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Dating apps abound – and the new Facebook Dating is getting into the game in Canada – but all the technology in the world hasn’t changed a significant social trend: Young adults are the forefront of dwindling and delayed marriage in Canada.

Even increasing common-law relationships haven’t picked up the slack. Young Canadian adults are more likely to live without a significant other than at any time in the last 20 years. They’re “living la vida lonely.”

As I wrote in a new report for think-tank Cardus, almost 60 per cent of Canadians between the ages of 20 and 34 are neither married nor in a common-law relationship. That’s up from less than 53 per cent in the same situation in 1996, when Friends was still in its second season and Seinfeld was prime-time viewing.

In part, all this is because young adults are putting off long-term, committed relationships, including marriage. Zoom in to look at Canadians in early 30s and you’ll see they remain more likely to be living in some kind of partnership. About 44 per cent report being married and 22 per cent live common-law. Yet even among those aged 30 to 34, the portion of Canadians living alone (or with parents, à la George Costanza) has been inching upward as marriage declines.

This isn’t totally surprising or alarming. It’s a busy life, frankly. Young adults increasingly need to pursue post-secondary training and education to compete in the job market. Many young adults would prefer to establish themselves financially before considering a serious, committed relationship. Student debt, steep housing prices and other costs associated with establishing an independent home may be delaying or dissuading young adults.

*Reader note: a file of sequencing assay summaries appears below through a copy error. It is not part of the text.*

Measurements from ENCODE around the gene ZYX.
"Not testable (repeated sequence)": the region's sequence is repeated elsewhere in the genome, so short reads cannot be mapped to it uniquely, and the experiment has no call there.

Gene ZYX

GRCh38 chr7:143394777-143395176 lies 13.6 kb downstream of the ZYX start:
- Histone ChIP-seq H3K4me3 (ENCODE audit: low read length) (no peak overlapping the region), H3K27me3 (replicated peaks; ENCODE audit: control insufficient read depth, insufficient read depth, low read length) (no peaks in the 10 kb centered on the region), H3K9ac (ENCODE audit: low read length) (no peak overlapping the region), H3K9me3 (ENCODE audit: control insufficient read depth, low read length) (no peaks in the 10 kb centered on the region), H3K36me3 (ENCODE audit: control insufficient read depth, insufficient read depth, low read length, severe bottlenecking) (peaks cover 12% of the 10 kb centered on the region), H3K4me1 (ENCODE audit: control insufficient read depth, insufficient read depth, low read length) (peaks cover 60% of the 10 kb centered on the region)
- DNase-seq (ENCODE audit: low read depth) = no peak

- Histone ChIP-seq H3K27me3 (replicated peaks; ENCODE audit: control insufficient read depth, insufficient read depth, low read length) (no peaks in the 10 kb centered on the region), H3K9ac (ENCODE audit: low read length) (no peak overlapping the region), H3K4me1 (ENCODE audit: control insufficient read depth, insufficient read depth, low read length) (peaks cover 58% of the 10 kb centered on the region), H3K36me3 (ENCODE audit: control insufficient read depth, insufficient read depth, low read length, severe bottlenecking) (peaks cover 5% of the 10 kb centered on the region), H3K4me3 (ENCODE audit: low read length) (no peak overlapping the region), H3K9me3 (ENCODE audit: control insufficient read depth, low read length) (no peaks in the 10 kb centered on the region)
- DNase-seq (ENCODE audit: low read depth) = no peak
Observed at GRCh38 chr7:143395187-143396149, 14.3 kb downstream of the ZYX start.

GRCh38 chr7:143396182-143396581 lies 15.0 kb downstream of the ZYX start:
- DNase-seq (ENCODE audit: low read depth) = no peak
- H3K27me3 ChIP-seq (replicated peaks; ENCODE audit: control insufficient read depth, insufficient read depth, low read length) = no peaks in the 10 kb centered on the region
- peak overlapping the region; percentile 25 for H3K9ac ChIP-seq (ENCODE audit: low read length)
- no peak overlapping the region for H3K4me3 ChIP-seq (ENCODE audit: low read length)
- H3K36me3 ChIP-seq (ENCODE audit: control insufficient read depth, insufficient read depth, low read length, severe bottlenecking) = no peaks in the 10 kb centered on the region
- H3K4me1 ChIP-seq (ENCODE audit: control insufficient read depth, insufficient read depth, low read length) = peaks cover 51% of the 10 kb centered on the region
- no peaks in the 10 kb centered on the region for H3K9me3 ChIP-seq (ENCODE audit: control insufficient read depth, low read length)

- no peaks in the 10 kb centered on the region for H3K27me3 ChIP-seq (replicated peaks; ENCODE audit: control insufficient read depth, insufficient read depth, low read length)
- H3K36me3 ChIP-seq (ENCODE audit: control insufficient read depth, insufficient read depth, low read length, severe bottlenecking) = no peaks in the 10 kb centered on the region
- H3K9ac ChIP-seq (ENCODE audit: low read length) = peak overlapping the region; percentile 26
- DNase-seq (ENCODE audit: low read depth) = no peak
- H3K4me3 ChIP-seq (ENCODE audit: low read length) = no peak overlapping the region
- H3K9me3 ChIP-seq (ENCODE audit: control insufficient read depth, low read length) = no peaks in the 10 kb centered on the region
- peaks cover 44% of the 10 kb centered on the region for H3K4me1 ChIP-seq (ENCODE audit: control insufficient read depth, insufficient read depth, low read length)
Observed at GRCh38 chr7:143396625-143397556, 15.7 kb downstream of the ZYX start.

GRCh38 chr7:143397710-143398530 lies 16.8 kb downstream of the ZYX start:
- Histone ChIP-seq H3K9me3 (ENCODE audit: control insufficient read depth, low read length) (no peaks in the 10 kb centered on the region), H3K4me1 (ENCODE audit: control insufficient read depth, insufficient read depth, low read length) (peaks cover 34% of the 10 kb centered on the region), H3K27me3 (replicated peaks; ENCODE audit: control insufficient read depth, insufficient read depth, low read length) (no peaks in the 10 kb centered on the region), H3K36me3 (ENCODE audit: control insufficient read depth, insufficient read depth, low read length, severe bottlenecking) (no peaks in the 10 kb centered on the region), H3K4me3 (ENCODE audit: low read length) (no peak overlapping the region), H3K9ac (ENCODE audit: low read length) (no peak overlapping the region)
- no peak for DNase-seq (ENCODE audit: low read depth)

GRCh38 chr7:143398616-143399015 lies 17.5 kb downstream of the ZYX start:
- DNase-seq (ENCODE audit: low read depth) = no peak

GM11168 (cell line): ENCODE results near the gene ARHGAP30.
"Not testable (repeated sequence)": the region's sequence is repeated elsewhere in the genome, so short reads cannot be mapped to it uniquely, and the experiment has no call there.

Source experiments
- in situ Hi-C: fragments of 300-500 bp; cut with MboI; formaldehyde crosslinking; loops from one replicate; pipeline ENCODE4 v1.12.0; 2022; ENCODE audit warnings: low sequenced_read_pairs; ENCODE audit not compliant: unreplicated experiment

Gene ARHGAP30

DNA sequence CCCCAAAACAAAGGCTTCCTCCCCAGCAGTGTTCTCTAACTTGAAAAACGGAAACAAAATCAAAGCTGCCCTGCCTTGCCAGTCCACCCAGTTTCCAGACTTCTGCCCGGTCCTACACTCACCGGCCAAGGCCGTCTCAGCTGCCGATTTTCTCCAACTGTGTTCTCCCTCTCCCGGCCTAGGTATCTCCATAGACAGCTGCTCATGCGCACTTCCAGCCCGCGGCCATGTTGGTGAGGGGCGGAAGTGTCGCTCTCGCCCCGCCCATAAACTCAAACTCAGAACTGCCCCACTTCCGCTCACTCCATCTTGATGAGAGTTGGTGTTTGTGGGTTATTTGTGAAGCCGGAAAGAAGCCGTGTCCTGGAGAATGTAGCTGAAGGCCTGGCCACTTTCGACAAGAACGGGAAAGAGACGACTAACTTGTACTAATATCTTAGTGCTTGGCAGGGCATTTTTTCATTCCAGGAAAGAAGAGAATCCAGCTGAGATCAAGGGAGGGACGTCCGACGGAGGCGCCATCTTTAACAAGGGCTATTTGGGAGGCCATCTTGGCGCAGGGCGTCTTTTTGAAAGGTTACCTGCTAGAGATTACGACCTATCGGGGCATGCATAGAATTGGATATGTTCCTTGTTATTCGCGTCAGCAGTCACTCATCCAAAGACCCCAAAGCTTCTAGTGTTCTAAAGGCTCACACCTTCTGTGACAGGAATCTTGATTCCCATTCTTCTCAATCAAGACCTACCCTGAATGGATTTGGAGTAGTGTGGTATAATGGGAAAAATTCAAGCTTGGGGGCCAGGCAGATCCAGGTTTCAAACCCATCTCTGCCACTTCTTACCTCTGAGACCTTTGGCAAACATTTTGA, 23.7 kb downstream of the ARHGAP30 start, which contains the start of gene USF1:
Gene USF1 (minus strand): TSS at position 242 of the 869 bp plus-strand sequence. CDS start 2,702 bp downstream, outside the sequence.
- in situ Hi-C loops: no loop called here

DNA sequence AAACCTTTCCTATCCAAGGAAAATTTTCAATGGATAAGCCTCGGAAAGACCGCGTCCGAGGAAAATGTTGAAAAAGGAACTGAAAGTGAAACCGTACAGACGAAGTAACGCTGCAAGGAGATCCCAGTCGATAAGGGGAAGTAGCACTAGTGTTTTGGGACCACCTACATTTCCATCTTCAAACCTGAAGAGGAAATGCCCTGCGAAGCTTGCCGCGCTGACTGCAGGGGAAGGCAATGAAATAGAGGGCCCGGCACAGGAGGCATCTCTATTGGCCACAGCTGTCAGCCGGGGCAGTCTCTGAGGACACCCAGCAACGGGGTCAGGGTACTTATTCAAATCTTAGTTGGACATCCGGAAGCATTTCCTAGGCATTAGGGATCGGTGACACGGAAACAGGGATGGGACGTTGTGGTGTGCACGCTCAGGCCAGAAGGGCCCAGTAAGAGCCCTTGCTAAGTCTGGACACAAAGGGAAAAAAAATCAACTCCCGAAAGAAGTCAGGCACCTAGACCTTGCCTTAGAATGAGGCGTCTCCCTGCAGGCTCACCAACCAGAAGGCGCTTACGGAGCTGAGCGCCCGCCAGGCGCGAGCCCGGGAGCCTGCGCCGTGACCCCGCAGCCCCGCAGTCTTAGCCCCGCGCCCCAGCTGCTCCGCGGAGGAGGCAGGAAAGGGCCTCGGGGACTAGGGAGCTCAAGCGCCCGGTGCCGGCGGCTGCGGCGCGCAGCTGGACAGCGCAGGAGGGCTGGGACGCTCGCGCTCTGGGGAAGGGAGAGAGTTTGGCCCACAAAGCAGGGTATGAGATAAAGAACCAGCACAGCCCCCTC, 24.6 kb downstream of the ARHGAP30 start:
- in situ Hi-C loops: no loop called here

A 2015 Abacus survey found that about 60 per cent of young adult respondents agreed that they had delayed “major life events like marriage and buying a home, and having children because of financial pressures.”

Still, young adults have not yet given up on marriage. No generation speaks with a single voice, but a 2018 Angus Reid Institute poll surveyed unmarried 18 to 34 year olds and found that 54 per cent want to get married someday. Respondents were asked about the reasons why they weren’t married. Among those 25 to 34 (prime marrying age), 40 per cent indicated that a major reason was that they don’t feel financially stable. About 49 per cent of respondents said they simply hadn’t found the right person. Only 19 per cent said that they simply weren’t ready to settle down.

Again, the reasons for young adults’ choices vary. There are often good reasons to delay marriage – or not marry at all. But there is also a cultural shift at work. A compilation of survey data on the attitudes of Canadian young adults toward marriage suggests that while some have no use for matrimony, many view marriage as nice, but not necessary. That attitude extends to middle age, with census data revealing a downward trend in marriage in that age group as well.

Canadians have forgotten what marriage is and why it matters.

So it’s worth reminding young adults that marriage is the most stable form of family. It’s good for kids and adults. Children raised by their married parents do better in school. Married parents are more likely to share finances.

And those in a good marriage have a 20 per cent increase in cancer survival rates, improved mental health, and reduced chances of having a heart attack compared to those who are single, cohabiting, divorced, separated or widowed.

Marriage is, and should remain, a choice. But it’s important to rebuild our understand of marriage as a social institution.

And we need to acknowledge the multifaceted, interrelated factors that have so complicated life for young adults that they effectively default to “living la vida lonely.”

Peter Jon Mitchell is a senior researcher at think-tank Cardus.


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